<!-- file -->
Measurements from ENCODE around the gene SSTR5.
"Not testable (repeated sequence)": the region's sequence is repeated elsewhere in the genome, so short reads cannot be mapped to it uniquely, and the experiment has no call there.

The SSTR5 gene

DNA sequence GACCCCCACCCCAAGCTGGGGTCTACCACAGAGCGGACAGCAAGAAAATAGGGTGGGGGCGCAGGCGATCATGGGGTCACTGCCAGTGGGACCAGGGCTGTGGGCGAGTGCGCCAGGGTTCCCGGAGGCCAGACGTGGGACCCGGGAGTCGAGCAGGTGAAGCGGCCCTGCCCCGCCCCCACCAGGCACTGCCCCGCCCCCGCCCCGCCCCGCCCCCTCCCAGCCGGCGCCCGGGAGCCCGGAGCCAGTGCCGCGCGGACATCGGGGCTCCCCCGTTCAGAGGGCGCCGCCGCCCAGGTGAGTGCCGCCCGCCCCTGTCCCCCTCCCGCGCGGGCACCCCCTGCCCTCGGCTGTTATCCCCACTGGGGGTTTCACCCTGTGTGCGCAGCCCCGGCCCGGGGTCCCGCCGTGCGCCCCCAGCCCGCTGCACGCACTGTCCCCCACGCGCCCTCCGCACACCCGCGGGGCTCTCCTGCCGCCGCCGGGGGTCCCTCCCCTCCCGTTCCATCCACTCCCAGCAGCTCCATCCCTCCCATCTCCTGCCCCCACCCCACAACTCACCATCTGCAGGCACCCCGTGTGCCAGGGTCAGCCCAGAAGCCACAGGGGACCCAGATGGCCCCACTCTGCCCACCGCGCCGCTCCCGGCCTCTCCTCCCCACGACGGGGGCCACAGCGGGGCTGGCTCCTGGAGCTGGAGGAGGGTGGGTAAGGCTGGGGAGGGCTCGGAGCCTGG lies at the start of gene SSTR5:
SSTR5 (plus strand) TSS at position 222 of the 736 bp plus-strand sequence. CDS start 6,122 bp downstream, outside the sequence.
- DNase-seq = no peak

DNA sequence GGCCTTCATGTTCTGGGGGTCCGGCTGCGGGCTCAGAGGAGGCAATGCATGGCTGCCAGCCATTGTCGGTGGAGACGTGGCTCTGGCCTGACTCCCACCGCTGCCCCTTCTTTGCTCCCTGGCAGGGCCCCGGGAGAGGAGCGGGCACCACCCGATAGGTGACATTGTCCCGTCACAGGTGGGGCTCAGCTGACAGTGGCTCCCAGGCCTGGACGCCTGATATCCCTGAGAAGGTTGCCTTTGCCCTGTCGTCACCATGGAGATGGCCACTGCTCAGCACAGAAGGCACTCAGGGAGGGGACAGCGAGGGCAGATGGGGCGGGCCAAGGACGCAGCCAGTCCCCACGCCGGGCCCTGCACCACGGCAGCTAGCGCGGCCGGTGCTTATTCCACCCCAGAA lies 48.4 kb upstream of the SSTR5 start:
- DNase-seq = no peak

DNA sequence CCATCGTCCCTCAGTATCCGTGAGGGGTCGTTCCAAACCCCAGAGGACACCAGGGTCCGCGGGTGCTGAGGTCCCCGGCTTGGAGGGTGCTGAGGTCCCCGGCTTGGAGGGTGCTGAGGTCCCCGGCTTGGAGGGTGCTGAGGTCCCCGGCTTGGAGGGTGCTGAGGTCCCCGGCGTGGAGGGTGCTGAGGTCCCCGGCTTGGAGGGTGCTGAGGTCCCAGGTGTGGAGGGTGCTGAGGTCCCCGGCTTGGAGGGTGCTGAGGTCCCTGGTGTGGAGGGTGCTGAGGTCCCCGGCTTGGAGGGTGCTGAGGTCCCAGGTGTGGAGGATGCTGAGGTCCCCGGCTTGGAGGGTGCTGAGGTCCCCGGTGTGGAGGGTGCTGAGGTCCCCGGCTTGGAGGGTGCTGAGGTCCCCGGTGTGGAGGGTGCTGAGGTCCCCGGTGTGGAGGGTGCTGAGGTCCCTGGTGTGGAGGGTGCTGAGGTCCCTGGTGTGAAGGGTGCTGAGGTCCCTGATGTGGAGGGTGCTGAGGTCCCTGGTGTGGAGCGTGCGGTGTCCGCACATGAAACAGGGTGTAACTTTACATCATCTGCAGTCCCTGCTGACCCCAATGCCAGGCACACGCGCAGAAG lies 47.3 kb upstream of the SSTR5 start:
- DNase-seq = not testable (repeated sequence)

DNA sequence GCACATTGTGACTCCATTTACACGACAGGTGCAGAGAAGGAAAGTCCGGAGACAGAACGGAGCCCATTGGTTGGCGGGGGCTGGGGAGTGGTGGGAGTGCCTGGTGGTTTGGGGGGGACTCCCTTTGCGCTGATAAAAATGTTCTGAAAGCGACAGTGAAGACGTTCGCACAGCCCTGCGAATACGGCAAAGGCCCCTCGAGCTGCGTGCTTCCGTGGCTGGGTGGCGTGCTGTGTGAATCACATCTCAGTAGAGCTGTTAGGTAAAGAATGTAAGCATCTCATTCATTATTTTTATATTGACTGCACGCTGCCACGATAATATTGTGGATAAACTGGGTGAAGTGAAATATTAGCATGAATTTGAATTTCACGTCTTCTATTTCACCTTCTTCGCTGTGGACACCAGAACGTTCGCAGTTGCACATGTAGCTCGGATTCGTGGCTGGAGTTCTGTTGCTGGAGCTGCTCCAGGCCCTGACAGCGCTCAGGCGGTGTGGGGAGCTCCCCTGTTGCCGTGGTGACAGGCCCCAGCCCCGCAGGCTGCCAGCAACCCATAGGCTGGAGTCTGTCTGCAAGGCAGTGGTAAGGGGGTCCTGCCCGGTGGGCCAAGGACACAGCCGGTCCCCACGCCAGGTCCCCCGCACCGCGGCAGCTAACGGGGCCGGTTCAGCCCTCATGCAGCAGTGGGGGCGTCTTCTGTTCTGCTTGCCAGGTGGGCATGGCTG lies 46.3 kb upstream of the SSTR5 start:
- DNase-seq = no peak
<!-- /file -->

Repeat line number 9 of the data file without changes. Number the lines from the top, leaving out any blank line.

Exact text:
DNA sequence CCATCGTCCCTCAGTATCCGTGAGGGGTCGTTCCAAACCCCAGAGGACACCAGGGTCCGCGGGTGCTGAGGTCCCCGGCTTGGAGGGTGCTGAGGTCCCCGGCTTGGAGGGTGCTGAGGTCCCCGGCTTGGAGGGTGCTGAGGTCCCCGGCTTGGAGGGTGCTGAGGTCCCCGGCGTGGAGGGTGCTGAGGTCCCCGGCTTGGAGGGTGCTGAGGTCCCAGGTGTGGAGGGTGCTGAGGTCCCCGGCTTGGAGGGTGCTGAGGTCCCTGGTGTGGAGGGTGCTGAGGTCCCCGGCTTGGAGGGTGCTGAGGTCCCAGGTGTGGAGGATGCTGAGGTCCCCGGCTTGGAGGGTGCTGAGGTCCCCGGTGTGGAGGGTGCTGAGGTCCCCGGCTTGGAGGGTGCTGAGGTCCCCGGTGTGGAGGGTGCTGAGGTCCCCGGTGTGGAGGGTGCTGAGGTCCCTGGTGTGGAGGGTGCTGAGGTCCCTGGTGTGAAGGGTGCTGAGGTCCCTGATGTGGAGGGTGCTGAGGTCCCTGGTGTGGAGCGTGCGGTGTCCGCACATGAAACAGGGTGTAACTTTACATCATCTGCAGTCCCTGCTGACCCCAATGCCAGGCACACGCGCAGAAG lies 47.3 kb upstream of the SSTR5 start: